3. Leveraging open APIs for integrated IT systems support that requires minimal customization. For example, LiveNX Alerts allow IT, teams, to gather semantic data about site, time and trigger events, which allow them to better manage network performance. In the same vein, the automated creation of a ServiceNow incident ID (trouble ticket) with network data can allow NetOps teams to engage quickly to isolate and fix issues. APIs are the new normal in terms of systems integration, but they do not remove the need for telemetry data directly from the network devices for near real-time status updates.
4. A drastic reduction in Mean Time to Resolution (MTTR) to preserve and enhance end-user experience. Imagine users are experiencing degraded VoIP quality at a remote location. How do you quickly remediate the issue before it has a larger impact on operations? Or worse, what if users are complaining about the performance of a critical internal application (or customer-facing application)? Is it the internal WAN or a problem with a service provider? Traditionally, the engineering triage required on SNMP Traps rely on polled data that provides up/down status to a unique network management tool for analysis. But in today’s unified network management environment, multiple data sets including SNMP, Flow, packet capture and API provide a complete 360-degree view that enables NetOps to isolate, diagnose and fix a problem regardless of its origin, all from one single pane of glass.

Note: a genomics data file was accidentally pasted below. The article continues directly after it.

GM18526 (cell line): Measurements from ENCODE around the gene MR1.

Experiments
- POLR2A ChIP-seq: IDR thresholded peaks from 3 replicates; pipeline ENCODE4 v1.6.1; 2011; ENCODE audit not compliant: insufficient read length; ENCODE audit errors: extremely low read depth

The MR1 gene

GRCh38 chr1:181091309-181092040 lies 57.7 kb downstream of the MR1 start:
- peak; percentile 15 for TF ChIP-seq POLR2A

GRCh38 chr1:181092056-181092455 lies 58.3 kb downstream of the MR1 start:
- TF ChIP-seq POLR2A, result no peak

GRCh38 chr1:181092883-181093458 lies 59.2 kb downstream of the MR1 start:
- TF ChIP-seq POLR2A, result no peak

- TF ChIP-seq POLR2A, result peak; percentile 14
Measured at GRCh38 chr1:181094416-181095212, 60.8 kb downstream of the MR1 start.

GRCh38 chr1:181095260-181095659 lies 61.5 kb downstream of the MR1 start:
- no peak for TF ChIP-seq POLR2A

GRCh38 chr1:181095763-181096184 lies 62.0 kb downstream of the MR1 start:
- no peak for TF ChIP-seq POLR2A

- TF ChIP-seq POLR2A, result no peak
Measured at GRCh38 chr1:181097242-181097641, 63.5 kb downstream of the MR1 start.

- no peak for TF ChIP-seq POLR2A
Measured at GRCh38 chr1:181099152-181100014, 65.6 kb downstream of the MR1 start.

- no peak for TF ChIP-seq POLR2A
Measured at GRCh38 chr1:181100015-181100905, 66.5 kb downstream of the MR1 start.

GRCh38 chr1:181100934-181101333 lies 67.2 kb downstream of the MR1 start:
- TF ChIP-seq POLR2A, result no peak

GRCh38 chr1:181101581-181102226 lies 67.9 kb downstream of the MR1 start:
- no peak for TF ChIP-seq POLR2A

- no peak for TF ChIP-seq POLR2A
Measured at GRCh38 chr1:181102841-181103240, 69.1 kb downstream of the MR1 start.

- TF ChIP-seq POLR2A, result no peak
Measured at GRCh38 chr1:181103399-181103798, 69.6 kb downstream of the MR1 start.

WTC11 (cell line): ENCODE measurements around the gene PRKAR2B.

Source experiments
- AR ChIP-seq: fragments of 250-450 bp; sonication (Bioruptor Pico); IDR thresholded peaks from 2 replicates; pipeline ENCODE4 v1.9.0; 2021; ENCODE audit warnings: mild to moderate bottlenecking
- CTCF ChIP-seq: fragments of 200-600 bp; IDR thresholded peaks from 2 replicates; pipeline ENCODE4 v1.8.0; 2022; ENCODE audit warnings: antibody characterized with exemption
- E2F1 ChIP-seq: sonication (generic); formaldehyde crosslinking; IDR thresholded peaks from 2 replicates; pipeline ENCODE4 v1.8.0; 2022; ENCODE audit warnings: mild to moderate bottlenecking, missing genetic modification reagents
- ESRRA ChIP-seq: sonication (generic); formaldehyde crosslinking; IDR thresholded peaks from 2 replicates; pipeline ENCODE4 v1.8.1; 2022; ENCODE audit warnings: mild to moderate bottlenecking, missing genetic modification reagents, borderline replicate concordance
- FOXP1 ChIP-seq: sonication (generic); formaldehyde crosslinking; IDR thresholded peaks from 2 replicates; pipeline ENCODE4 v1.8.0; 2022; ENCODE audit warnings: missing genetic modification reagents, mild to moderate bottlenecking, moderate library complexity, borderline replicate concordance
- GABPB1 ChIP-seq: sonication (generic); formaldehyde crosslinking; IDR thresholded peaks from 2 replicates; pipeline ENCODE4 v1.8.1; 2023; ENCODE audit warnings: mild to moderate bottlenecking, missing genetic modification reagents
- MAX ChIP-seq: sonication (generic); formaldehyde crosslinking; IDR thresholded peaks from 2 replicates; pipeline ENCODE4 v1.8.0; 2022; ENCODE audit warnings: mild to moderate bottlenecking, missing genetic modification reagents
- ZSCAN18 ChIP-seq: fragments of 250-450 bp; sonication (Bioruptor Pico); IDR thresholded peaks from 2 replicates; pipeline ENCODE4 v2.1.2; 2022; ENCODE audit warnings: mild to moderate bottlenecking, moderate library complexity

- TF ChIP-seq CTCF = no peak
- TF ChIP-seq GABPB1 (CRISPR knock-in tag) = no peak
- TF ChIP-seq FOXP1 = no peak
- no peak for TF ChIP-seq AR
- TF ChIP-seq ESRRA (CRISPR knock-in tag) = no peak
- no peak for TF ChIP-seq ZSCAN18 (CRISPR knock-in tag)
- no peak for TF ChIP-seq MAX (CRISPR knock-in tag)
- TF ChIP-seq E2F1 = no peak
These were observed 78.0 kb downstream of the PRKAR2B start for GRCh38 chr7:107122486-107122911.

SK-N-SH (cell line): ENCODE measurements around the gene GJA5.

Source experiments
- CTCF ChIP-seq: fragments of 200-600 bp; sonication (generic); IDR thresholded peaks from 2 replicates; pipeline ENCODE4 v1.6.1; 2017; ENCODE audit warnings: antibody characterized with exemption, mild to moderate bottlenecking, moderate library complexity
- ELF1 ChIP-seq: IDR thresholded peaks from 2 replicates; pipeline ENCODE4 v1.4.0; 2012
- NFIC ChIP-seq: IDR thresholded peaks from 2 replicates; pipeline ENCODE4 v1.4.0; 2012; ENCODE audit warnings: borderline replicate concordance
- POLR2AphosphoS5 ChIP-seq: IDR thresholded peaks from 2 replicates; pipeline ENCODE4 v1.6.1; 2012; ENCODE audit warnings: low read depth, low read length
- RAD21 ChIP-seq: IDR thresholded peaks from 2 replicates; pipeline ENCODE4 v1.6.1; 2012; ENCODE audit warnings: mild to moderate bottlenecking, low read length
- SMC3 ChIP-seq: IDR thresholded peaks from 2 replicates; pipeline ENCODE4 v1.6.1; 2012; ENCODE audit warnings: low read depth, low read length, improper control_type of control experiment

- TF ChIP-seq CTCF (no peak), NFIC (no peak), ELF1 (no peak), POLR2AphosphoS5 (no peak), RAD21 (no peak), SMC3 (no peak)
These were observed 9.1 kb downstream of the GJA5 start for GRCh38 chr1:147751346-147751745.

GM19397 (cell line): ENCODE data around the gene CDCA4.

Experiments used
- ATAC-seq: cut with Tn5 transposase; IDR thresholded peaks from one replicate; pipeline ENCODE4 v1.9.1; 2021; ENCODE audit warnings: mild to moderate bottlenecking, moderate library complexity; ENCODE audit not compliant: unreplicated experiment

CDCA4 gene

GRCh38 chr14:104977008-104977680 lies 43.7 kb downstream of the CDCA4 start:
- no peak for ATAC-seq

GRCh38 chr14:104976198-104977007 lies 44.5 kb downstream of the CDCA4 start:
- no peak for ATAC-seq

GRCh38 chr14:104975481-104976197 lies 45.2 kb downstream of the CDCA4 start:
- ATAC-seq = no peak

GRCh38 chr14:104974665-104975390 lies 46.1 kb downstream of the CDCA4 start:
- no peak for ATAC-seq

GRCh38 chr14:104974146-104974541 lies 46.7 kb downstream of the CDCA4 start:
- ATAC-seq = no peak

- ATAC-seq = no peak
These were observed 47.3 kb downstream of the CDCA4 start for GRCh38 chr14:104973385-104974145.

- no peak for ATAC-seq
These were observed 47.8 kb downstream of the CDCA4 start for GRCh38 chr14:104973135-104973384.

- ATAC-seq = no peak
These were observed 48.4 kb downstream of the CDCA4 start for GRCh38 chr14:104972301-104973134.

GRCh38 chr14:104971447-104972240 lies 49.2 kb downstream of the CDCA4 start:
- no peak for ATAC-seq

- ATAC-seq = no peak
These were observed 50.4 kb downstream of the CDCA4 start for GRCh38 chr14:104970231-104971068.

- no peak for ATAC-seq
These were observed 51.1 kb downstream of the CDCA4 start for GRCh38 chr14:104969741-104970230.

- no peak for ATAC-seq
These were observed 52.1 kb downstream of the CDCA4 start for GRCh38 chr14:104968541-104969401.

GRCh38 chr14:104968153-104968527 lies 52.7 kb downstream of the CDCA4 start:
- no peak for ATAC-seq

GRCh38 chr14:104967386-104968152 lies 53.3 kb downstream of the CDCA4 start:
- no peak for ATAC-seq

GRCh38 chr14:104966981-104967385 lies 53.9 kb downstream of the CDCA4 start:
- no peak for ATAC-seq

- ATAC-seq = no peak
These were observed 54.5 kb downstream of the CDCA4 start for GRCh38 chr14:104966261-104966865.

5. The ability to visualize, monitor, alert, report, and create end-to-end network traffic flows and packet analysis through fabrics such as the datacenter, SD-Access, and SD-WAN from a centralized dashboard. In the past, NetOps was often forced to invest in multiple tools for packet capture, Flow and SNMP collection, and analysis, report generation, etc. Today, in a modern unified network management environment, network engineers can access a single user interface to proactively assess the entire environment. With LiveNX, they can even leverage 3-click drill down into packet analysis for millisecond views of packet exchanges and decodes for rapid root cause analysis.
Business-critical applications rely on high-performing networks to ensure quality end-user experiences. Complete end-to-end network visibility is critical for most organizations, and it can be a major competitive differentiator for just about every enterprise. That’s why organizations are increasingly deploying next-generation Network Performance Monitoring and Diagnostic (NPMD) platforms like LiveNX that enable a unified approach to network monitoring and management. It allows them to properly monitor, report and alert on new voice/video and cloud solutions, leverage QoS to assure end-user policies and application performance, properly deploy SDN fabrics, proactively measure for SLAs, detect and remediate network problems in real-time, and much more. Want to learn more? Check out our recent blog post on visualizations and see how network data is turned in to actionable intelligence for NetOps.
Dec. 18, 2018
Mark Milinkovich, Director of Product Marketing